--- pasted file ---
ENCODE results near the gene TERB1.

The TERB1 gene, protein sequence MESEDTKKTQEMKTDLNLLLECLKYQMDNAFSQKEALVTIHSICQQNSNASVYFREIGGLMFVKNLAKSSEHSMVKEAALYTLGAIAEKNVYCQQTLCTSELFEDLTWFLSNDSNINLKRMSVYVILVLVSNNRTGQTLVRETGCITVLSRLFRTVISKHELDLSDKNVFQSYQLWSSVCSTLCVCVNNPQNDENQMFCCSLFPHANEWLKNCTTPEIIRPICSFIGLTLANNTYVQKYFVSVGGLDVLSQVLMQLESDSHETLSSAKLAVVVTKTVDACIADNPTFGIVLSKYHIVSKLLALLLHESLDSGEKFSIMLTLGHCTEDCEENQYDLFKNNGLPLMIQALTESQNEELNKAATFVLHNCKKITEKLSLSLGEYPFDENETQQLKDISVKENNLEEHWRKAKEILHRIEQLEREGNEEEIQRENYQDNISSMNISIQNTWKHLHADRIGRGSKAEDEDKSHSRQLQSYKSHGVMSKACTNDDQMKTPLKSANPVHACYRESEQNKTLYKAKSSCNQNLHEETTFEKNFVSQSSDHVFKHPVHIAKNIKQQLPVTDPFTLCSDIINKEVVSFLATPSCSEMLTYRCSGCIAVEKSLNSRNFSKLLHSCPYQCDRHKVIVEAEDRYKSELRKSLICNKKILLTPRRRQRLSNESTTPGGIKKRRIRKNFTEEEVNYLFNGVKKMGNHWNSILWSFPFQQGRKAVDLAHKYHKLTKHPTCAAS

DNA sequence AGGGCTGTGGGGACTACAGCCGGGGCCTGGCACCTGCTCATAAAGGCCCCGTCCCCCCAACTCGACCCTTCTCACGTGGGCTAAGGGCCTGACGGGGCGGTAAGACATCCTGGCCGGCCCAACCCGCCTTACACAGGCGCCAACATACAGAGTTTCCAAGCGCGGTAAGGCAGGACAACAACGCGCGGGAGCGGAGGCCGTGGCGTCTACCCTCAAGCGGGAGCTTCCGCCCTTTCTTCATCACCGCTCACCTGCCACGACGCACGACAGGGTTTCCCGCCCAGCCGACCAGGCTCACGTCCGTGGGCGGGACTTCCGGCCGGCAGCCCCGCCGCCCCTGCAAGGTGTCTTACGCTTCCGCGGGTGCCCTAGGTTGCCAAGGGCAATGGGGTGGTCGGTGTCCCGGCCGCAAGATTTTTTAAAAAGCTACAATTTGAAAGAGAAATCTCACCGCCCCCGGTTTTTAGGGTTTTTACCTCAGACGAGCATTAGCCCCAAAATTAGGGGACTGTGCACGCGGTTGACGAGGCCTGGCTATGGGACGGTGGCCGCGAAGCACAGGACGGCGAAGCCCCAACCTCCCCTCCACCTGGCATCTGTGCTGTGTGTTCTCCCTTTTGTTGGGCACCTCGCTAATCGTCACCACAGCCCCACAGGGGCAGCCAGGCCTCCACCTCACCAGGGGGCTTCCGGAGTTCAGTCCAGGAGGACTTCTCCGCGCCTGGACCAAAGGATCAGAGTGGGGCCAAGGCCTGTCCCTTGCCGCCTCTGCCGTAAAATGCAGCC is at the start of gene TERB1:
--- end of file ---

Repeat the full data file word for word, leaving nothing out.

ENCODE results near the gene TERB1.

The TERB1 gene, protein sequence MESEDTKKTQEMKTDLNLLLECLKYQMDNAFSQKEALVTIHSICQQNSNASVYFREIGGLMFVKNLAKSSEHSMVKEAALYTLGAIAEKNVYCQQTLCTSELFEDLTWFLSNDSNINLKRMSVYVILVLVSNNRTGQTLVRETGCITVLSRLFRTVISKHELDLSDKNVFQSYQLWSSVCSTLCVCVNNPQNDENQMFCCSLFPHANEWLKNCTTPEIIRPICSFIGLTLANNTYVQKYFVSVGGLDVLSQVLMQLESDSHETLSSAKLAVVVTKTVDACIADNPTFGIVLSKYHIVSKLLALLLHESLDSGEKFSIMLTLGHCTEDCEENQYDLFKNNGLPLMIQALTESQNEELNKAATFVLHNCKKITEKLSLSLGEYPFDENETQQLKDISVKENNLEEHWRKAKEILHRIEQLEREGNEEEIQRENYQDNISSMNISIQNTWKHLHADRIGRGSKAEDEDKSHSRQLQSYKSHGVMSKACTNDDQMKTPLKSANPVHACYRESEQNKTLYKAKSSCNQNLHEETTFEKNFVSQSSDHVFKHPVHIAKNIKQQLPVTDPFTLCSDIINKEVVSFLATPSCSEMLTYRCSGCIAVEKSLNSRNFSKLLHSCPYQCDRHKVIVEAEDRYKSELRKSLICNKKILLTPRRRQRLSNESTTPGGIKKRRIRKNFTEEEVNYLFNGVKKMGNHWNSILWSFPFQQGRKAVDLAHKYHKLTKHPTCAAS

DNA sequence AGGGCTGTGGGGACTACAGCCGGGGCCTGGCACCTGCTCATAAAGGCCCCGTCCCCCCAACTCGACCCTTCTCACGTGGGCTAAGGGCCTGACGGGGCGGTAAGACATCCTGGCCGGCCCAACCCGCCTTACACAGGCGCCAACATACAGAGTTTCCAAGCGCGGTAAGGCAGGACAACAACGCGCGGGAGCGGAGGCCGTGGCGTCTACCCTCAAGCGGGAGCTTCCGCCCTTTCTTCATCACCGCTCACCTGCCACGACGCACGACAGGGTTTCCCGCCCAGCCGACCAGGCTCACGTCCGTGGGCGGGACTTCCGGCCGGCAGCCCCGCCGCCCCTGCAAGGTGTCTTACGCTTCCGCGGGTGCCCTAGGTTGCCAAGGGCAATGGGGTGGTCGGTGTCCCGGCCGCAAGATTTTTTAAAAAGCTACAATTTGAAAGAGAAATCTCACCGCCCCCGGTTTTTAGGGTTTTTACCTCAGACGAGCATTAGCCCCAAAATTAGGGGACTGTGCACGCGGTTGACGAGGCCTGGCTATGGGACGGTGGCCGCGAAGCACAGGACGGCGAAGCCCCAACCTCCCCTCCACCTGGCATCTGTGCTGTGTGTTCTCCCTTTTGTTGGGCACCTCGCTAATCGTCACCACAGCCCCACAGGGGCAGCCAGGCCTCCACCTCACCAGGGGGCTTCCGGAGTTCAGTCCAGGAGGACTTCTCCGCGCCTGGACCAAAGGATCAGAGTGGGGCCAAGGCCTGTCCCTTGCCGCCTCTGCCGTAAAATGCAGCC is at the start of gene TERB1: